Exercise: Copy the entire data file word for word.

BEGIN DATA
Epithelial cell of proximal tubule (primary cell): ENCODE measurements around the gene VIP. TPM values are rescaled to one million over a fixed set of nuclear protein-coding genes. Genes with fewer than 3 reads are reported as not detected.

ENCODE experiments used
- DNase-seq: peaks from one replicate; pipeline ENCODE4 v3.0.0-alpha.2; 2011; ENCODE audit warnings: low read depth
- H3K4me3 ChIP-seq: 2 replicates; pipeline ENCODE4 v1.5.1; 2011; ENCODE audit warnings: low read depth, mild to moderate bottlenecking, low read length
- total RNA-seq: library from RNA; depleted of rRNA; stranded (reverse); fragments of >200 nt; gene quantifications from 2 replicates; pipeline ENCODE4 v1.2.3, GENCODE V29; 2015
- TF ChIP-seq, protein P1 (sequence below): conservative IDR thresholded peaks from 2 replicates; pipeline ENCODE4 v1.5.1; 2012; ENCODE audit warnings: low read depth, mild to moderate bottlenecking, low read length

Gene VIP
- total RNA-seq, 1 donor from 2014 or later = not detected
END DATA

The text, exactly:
Epithelial cell of proximal tubule (primary cell): ENCODE measurements around the gene VIP. TPM values are rescaled to one million over a fixed set of nuclear protein-coding genes. Genes with fewer than 3 reads are reported as not detected.

ENCODE experiments used
- DNase-seq: peaks from one replicate; pipeline ENCODE4 v3.0.0-alpha.2; 2011; ENCODE audit warnings: low read depth
- H3K4me3 ChIP-seq: 2 replicates; pipeline ENCODE4 v1.5.1; 2011; ENCODE audit warnings: low read depth, mild to moderate bottlenecking, low read length
- total RNA-seq: library from RNA; depleted of rRNA; stranded (reverse); fragments of >200 nt; gene quantifications from 2 replicates; pipeline ENCODE4 v1.2.3, GENCODE V29; 2015
- TF ChIP-seq, protein P1 (sequence below): conservative IDR thresholded peaks from 2 replicates; pipeline ENCODE4 v1.5.1; 2012; ENCODE audit warnings: low read depth, mild to moderate bottlenecking, low read length

Gene VIP
- total RNA-seq, 1 donor from 2014 or later = not detected